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CD-12 Abstract

A Pilot Study for Assessing the Carbon and Energy Balance of a Transitional Tropical Forest in Southwest Amazonia

Nicolau Priante Filho — UFMT - Universidade Federal do Mato Grosso (SA-PI)
George L. Vourlitis — California State University (US-PI)

This cooperative project between California State

University-San Marcos (CSUSM) and the Universidade Federal de Mato Grosso (UFMT)

is designed to quantify the seasonal and interannual variations in the mass (CO2

and H2O vapor) energy exchange of an Amazonian tropical transitional forest.†

Our study site is located near Sinop, Mato Grosso in a transitional (ecotonal)

region that separates the tropical rain forest and savanna.† Mass and

energy exchange is measured using tower-based eddy covariance over a mature,

undisturbed transitional tropical forest that is approximately 28-30 m tall.†

Additional field measurements include leaf photosynthesis, soil CO2 efflux, soil

water content and water table depth, leaf area index, aboveground litter

production, litter decomposition, and micrometerology; data that are required

for interpreting the temporal variations forest mass and energy exchange.†

Our previous LBA research significantly helped build capacity in South American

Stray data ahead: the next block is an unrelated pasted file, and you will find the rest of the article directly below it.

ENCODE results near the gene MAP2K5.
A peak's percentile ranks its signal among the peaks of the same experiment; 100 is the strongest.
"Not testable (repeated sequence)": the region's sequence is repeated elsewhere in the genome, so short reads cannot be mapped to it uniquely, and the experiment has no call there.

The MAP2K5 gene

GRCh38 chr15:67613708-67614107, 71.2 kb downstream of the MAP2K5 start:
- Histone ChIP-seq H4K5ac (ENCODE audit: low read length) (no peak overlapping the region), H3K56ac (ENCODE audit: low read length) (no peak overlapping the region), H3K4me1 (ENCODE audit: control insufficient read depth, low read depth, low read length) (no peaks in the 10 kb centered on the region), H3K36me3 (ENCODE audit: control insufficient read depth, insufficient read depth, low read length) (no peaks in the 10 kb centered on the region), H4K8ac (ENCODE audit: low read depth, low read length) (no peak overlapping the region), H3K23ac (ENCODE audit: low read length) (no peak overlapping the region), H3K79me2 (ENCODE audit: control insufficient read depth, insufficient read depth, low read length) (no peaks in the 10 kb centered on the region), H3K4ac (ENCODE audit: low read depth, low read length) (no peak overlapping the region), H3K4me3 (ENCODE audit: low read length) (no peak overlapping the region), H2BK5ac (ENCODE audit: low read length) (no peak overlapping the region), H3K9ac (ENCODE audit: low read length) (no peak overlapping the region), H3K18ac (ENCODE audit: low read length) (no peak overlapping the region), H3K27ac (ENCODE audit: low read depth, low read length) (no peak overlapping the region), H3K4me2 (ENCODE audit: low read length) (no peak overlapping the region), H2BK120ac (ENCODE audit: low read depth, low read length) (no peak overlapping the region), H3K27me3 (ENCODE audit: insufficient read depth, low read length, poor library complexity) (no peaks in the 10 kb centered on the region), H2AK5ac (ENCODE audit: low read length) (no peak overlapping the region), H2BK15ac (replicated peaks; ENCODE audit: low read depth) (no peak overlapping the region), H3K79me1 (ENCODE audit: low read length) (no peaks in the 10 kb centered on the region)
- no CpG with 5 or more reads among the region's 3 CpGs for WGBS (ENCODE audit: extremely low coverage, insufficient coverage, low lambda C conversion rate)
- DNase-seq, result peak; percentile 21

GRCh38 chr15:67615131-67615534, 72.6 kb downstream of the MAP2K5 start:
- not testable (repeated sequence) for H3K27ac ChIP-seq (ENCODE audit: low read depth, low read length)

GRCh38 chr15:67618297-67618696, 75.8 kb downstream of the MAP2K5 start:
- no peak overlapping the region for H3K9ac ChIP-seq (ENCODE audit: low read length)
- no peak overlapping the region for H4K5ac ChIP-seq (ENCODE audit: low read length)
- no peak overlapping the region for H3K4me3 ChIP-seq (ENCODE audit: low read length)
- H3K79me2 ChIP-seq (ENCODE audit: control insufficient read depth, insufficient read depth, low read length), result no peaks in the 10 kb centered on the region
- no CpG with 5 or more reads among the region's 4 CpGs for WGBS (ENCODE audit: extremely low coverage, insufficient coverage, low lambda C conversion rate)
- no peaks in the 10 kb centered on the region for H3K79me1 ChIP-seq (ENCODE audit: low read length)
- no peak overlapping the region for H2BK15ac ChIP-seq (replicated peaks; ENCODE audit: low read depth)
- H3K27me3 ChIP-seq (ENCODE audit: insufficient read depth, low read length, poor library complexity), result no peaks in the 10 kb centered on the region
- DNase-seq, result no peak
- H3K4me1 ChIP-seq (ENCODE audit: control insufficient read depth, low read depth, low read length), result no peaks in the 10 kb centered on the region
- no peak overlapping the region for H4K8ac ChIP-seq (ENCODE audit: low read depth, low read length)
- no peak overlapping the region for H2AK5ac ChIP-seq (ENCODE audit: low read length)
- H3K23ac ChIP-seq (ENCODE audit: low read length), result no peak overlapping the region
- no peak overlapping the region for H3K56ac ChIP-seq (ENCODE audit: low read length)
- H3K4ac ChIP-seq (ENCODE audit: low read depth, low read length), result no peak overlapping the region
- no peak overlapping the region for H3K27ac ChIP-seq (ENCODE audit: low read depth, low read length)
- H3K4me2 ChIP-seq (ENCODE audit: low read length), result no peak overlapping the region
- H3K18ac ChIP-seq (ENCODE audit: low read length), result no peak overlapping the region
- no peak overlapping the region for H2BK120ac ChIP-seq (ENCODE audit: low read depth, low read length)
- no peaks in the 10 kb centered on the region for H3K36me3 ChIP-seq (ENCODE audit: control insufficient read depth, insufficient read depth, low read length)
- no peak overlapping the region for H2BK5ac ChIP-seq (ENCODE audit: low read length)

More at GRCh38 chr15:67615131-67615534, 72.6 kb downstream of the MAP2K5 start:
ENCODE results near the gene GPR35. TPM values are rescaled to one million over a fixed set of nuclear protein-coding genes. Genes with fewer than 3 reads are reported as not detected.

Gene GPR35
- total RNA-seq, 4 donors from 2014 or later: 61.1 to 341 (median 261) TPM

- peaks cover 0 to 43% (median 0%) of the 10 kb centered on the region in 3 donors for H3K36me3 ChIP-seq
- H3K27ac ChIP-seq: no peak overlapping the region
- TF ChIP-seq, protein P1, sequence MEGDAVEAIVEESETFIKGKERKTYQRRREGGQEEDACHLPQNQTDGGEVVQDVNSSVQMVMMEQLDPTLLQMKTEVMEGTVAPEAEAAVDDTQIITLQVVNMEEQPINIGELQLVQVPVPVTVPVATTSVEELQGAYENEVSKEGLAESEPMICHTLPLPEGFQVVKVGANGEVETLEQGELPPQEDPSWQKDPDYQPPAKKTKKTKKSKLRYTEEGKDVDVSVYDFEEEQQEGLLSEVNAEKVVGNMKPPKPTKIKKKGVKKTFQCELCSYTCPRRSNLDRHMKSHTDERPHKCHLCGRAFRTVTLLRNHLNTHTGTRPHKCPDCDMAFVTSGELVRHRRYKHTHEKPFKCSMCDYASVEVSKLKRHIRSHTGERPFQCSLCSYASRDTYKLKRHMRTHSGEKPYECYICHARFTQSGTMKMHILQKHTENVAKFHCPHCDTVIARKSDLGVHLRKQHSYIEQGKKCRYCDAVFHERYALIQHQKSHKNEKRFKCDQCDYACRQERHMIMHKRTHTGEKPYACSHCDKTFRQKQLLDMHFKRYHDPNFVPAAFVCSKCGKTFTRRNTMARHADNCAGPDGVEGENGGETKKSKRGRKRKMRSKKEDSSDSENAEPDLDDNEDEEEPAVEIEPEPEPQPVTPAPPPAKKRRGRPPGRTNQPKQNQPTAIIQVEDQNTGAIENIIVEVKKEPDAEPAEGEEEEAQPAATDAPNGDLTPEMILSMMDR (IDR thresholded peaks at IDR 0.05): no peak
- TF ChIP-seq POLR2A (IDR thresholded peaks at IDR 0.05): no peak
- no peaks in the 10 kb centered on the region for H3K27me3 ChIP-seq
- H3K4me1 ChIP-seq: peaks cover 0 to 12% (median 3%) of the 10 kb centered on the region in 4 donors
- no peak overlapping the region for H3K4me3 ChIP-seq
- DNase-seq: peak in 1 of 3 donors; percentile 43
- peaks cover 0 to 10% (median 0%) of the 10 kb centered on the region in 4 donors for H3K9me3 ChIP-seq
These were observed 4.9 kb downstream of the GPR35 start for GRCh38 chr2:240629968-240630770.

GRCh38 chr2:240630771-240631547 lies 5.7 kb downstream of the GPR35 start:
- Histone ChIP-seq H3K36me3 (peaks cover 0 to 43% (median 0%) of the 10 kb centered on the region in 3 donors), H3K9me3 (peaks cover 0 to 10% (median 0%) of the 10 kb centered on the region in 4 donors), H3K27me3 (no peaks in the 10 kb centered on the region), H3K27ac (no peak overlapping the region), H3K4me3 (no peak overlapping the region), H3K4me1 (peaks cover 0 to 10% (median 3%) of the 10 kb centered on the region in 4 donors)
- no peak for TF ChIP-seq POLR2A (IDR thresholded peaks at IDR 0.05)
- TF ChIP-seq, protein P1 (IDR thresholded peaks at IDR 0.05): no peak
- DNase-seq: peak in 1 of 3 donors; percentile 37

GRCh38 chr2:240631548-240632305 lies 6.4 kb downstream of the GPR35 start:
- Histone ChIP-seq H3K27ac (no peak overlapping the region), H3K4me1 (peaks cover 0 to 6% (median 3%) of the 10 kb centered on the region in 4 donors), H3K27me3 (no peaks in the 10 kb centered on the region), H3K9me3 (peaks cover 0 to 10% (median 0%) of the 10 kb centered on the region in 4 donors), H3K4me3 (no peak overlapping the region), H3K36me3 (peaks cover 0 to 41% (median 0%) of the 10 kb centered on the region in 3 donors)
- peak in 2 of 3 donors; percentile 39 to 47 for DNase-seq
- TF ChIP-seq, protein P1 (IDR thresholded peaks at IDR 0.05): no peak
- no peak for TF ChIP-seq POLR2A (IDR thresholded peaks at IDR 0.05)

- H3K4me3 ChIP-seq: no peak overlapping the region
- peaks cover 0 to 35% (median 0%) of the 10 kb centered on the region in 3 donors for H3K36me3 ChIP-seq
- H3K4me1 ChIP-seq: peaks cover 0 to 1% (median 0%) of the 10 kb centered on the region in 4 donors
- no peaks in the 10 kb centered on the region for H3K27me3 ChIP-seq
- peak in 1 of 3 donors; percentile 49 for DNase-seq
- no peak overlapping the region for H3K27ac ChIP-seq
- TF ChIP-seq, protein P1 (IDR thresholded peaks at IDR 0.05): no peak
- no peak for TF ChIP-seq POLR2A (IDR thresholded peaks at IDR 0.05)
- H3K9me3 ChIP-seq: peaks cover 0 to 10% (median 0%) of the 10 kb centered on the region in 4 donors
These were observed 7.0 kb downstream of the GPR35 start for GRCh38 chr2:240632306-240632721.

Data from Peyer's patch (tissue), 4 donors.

institutions by intensive training of UFMT undergraduate and graduate students

and faculty and the development of a M.Sc. degree program in environmental

physics that was recently approved by the Coordenac„o de Aperfeicoamento de

Pessoal de Nivel Superior (CAPES).† Our group is also beginning a

comparable research campaign in cattle pasture that is adjacent to the mature

forest stand and a proposed tower in a selectively-logged stand near our Sinop

site is pending approval from the USDA.† With these additional projects, we

hope to be able to develop a comprehensive picture of how land cover change and

land use alter mass and energy exchange of transitional tropical systems in

southern Amazonia, and ultimately, allow for collaborative assessments of how

land cover change and climate alter the mass and energy exchange of the Amazon Basin.

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